Swollen Lymph Glands (cont.)
Swollen Lymph Nodes Symptoms
- The symptoms of swollen lymph nodes depend upon both the location and cause of the enlargement.
- Patients may experience symptoms of an upper respiratory infection (runny nose, sore throat, fever) and feel slightly tender or painful nodes under the skin around the ears, under the chin, or on the upper part of the neck under the jaw.
- Sometimes there may be a skin infection or redness and streaking of the skin, and one may feel an enlarged node in the vicinity in the direction toward the heart.
- Swelling of a lymph node located deep inside the body may have different consequences from swelling of those just under the skin. The blockage in the flow of lymph from swelling in a deeper node may cause a swelling of a limb or, for example, swelling of lymph nodes in the lung could cause a chronic cough, even though you would not be able to feel a swollen node in that location.
- Generalized swelling of lymph nodes throughout the body may occur due to infection, systemic inflammation, or cancer.
How to Test Swollen Lymph Nodes
- The doctor will ask the person about any associated symptoms and perform a physical examination.
- Depending on the extent of the problem, the doctor may order blood tests, X-rays, and a CT scan of the affected area.
- On follow-up, a biopsy of the swollen node may be needed. A sample of the tissue may be taken out by withdrawing cells from the lymph node with a thin needle (fine needle aspiration or biopsy). In other cases a lymph node itself or a portion of a lymph node may be removed for examination. In all these cases the tissue is examined by a pathologist under a microscope to determine the cause of the swelling.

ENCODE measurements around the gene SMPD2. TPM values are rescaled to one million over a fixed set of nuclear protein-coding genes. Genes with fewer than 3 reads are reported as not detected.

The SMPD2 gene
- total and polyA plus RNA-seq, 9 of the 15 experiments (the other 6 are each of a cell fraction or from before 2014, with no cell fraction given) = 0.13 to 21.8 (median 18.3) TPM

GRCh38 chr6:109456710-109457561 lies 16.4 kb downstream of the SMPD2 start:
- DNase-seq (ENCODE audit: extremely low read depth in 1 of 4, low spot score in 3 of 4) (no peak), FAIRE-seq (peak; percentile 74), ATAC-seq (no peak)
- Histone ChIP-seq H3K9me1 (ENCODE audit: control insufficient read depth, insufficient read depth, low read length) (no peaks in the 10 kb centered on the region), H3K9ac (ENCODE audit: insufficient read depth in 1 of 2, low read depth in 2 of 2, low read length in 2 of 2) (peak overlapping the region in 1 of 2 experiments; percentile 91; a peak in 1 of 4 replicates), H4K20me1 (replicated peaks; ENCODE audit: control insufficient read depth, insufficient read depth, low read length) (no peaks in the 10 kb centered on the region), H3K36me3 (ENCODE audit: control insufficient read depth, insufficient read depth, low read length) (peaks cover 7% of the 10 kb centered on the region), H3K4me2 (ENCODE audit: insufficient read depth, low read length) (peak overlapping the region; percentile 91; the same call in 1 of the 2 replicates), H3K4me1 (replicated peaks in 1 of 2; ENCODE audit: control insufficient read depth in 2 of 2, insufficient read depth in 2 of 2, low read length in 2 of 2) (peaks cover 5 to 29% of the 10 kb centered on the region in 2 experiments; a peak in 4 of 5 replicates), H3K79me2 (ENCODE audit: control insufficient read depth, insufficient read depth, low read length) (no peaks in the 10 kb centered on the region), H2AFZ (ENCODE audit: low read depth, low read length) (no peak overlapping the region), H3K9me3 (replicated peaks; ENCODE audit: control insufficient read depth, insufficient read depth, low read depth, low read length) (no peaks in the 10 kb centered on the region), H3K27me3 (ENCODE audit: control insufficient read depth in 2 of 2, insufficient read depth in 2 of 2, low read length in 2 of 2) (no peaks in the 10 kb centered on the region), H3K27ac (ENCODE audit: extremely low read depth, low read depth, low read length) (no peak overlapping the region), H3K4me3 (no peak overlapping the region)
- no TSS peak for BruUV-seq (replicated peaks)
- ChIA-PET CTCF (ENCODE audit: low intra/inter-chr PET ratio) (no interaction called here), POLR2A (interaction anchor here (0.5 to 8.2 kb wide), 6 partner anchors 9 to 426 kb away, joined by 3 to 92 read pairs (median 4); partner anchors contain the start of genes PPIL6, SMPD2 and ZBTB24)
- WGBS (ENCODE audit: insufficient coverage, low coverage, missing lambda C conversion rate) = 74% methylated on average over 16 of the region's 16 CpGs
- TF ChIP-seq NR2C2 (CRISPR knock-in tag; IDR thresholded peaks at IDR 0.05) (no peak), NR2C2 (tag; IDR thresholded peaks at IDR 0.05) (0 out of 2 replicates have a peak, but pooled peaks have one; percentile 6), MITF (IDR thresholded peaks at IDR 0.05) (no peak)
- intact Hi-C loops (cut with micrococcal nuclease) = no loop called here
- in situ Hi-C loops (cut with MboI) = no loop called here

When to Seek Medical Care
Inflamed lymph nodes themselves are generally not a major concern, but if you have symptoms of another condition along with enlarged lymph nodes, consult your doctor:
- If the swelling of the nodes lasts for more than two weeks or you have symptoms such as weight loss, night sweats, fatigue, or fever
- If the nodes are hard, fixed to the skin, do not move, or are growing rapidly
- If you can feel swelling close to your collarbone or in the lower part of the neck
- If the overlying skin is red and inflamed and you suspect an infection
The diagnosis of swollen lymph nodes rarely requires emergency hospital treatment. The exceptions to this include a growing infection of the skin that requires treatment, a severely infected lymph node that needs to be drained, or severe pain. If a swollen lymph node in the neck makes breathing or swallowing difficult, seek medical treatment immediately.
Medically Reviewed by a Doctor on 8/30/2017
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